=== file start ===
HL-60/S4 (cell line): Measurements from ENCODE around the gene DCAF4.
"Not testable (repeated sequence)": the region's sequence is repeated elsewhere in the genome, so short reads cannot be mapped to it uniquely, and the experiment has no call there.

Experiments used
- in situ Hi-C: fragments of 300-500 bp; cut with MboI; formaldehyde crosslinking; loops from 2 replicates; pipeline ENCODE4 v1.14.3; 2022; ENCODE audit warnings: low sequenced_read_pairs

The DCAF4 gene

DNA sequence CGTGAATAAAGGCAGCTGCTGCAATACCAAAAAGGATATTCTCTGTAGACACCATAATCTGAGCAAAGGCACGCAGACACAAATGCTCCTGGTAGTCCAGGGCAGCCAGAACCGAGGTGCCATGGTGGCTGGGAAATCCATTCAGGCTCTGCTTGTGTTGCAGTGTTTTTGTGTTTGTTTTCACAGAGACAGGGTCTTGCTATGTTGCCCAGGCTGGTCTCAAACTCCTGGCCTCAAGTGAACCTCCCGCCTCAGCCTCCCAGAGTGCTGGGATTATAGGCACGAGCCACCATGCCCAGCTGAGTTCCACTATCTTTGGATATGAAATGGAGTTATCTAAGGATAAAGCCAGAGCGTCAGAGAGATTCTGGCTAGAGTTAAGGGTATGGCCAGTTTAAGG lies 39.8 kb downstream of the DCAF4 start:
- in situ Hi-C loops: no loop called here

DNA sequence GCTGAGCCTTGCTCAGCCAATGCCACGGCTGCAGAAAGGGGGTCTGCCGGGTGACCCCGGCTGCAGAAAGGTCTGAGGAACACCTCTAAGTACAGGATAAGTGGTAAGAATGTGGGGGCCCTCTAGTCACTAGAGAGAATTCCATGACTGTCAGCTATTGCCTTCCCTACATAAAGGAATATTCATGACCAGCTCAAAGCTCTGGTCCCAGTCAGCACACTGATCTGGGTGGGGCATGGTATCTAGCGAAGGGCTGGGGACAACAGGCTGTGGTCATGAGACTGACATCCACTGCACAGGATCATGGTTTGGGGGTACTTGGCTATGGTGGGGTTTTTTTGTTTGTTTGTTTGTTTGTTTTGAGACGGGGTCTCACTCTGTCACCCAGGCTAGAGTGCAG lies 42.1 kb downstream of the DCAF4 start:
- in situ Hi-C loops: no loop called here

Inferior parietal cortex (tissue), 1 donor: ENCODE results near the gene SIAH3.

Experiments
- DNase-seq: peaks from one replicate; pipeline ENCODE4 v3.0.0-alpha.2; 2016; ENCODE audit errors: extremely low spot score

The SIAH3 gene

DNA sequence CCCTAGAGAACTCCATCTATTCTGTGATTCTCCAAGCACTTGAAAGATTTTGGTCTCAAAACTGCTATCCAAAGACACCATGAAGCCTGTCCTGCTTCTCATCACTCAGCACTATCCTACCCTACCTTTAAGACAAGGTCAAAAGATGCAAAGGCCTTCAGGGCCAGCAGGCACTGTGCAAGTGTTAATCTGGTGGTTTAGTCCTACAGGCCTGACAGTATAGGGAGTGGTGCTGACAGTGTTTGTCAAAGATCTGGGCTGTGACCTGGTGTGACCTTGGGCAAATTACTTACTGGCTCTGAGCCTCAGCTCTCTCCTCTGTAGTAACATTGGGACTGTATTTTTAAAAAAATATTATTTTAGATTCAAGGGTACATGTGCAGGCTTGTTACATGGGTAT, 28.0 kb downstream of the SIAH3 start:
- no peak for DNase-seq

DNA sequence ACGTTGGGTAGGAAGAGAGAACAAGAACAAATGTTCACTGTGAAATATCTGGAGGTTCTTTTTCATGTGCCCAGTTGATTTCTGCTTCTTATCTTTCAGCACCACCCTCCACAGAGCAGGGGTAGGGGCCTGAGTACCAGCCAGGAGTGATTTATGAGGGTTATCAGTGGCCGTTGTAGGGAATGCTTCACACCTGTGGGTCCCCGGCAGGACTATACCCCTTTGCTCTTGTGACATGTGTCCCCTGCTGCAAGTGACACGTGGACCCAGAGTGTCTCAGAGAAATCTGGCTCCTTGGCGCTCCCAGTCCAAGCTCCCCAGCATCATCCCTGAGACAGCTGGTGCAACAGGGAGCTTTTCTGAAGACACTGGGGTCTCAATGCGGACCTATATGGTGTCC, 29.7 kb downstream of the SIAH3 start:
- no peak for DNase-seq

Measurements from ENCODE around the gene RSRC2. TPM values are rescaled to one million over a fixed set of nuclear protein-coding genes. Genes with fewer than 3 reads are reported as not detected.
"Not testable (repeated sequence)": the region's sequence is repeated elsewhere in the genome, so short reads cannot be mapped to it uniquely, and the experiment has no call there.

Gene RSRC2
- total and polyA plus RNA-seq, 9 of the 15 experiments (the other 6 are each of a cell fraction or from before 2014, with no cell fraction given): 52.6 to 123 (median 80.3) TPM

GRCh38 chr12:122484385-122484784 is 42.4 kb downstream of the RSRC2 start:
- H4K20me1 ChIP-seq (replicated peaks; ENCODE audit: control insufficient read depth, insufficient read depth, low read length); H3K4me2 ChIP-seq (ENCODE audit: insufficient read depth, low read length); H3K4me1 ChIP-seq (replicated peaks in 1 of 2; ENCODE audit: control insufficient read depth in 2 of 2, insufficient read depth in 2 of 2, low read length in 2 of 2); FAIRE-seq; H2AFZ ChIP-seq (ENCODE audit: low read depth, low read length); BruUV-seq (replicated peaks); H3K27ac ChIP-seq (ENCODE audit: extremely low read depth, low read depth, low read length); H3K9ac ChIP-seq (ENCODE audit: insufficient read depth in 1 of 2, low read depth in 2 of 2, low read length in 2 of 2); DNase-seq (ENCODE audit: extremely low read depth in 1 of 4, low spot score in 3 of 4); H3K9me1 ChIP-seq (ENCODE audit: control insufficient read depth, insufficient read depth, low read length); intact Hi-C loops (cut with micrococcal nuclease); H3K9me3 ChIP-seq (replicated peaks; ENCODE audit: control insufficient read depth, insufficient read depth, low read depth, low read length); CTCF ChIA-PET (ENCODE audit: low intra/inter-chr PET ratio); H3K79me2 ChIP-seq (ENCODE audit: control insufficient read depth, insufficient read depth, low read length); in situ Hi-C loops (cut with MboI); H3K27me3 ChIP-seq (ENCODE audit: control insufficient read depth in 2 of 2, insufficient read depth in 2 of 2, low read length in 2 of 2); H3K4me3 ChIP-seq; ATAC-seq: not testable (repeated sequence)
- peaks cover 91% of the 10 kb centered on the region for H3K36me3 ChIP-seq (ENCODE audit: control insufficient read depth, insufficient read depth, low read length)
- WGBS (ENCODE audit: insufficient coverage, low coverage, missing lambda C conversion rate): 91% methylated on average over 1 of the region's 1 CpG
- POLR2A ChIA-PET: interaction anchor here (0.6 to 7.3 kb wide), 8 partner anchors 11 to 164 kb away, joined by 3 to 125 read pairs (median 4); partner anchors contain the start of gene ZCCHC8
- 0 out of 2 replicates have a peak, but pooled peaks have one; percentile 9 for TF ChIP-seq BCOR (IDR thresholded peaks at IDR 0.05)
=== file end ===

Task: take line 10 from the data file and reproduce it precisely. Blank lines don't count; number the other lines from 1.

Inferior parietal cortex (tissue), 1 donor: ENCODE results near the gene SIAH3.